8. William Cicogna is less senior than any other employe in the business education department who is currently working. (District Exhibit C).

9. As a result of the overall decline in enrollment and the reduction of students in cooperative education, the McKeesport Area School District reduced the number of employes in cooperative education from two to one for the 1984-85 school year. (N.T. 14).

10. Angelo Permigiani, who is more senior than William Cicogna remained as the District's only cooperative education teacher. Vivian Gessner, who is also more senior than William Cicogna

[ 125 Pa. Commw. Page 103]

    moved from cooperative education to business education for which she was also certified thereby bumping William Cicogna. (N.T. 14-15; District Exhibit B).

11. By June, 1984, Vivian Gessner had removed social studies from her professional certificate. (N.T. 13; Joint Exhibit 1 [professional certificate of Vivian Gessner submitted after the close of the testimony]).

12. Had Vivian Gessner not removed social studies from her professional certificate, a realignment was possible whereby William Cicogna would not have been furloughed. (N.T. 28-30).

An additional finding of fact, No. 6, represents the board's answer to the first question stated above. That finding reads as follows:

6. Also as a result of the decline in enrollment experienced during the 1983-84 school year, the Board of School Directors of the McKeesport Area School District furloughed William Cicogna at a special meeting held August 22, 1984. (N.T. 28).

Accordingly, this court's analysis must begin with determining whether substantial evidence of record supports that finding.

The board claims to have effectuated the reduction in force in two steps, by furloughing six employees in June of 1984 and a seventh (Mr. Cicogna) in August of 1984. However, because the suspension of Mr. Cicogna in August was offset by the reinstatement of teacher Garey Christian at that time, there appears to be no dispute as to the fact that the total number of suspensions warranted by the enrollment decline was six, rather than seven.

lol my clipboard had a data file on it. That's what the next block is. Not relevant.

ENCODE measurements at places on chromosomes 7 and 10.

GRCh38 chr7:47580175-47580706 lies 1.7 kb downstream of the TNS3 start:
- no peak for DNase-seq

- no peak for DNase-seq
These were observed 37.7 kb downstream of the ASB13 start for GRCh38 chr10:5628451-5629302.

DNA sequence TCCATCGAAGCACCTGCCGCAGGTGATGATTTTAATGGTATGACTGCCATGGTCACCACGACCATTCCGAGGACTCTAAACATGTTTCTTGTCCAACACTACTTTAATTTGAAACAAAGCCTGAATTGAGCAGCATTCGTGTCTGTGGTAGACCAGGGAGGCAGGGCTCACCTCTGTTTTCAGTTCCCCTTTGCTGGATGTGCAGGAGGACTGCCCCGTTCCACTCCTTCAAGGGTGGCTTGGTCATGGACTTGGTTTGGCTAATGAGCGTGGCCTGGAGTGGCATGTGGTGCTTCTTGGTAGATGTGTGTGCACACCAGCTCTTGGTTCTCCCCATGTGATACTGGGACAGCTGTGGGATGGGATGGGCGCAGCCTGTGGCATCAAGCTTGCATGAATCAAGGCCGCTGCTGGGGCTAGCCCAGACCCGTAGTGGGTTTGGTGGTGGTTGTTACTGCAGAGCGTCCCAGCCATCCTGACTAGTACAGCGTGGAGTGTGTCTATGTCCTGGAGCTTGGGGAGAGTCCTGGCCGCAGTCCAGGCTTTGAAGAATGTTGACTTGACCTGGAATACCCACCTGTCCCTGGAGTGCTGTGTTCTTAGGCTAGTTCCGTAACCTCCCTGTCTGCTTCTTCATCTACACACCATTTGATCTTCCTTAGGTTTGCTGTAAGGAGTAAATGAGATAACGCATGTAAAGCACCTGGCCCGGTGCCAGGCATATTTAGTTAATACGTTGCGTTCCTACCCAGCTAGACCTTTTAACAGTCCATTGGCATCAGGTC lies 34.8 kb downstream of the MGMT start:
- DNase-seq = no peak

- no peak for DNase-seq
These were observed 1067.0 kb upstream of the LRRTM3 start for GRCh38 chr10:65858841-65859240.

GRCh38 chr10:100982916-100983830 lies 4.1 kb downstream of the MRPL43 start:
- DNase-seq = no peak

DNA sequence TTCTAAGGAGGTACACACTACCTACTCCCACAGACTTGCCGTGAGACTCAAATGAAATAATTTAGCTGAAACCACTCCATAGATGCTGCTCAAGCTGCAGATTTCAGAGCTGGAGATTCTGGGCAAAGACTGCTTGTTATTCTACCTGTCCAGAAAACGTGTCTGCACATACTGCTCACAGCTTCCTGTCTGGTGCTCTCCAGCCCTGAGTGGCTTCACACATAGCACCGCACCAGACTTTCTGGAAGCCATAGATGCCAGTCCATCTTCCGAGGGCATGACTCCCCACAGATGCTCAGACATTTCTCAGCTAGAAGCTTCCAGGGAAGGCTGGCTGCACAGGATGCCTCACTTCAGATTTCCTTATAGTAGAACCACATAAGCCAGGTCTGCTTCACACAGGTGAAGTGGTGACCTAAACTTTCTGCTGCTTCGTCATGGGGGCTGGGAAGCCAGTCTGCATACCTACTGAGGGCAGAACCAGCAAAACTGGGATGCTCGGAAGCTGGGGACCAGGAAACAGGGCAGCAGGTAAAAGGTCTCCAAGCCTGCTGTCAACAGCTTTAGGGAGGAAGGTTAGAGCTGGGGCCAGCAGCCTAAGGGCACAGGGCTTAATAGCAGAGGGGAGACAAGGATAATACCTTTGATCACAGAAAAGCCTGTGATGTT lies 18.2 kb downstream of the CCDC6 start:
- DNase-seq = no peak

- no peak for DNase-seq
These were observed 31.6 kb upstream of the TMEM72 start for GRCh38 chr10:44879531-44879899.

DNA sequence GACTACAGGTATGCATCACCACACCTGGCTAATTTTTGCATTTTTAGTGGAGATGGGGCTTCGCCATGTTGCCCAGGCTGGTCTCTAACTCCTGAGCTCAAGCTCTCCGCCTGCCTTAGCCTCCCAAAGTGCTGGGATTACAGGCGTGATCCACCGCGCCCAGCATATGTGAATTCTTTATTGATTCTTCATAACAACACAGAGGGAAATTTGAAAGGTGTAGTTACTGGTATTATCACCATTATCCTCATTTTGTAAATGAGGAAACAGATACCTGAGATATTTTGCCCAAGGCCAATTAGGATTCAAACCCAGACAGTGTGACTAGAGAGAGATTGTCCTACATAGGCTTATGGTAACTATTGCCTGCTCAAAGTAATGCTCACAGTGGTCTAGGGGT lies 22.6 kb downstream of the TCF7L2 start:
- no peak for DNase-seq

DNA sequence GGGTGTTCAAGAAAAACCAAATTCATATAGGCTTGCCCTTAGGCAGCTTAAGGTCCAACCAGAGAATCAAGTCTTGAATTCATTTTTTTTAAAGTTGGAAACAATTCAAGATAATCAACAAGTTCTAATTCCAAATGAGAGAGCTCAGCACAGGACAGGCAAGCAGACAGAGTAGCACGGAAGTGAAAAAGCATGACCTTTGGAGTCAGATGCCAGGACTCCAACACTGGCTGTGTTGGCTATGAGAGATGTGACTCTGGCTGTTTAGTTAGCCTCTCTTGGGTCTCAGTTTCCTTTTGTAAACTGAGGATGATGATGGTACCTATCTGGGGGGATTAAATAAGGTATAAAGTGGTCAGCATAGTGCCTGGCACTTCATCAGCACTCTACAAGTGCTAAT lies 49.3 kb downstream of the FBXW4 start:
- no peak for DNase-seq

There is also no dispute that this school district uses a system of checkerboard realignments when teachers are

[ 125 Pa. Commw. Page 104]

    furloughed. A district witness agreed to a definition of such checkerboarding as follows:

When there are layoffs to be made, the School District Administration and School Board will assign teachers to various areas of their certification so as to lay off the least senior employee possible under the circumstances . . . .

That approach is in accordance with section 1125.1 of the Public School Code, 24 P.S. § 11-1125.1, which, in pertinent part, reads:

(a) Professional employees shall be suspended under section 1124 (relating to causes for suspension) in inverse order of seniority within the school entity of current employment . . . .

(c) A school entity shall realign its professional staff so as to insure that more senior employees are provided with the opportunity to fill positions for which they are certificated and which are being filled by less senior employees.

As noted in the board's findings, the board furloughed six employees on June 11, 1984 (FF 5). There remained the reduction of the number of employees in cooperative education, from two to one, to be carried out (FF 9). With teacher Permigiani, more senior than Mr. Cicogna, remaining as the only cooperative education teacher, teacher Vivian Gessner moved from cooperative education to business education and thereby displaced the less senior Mr. Cicogna from business education, the only field in which he is certified (FF 10).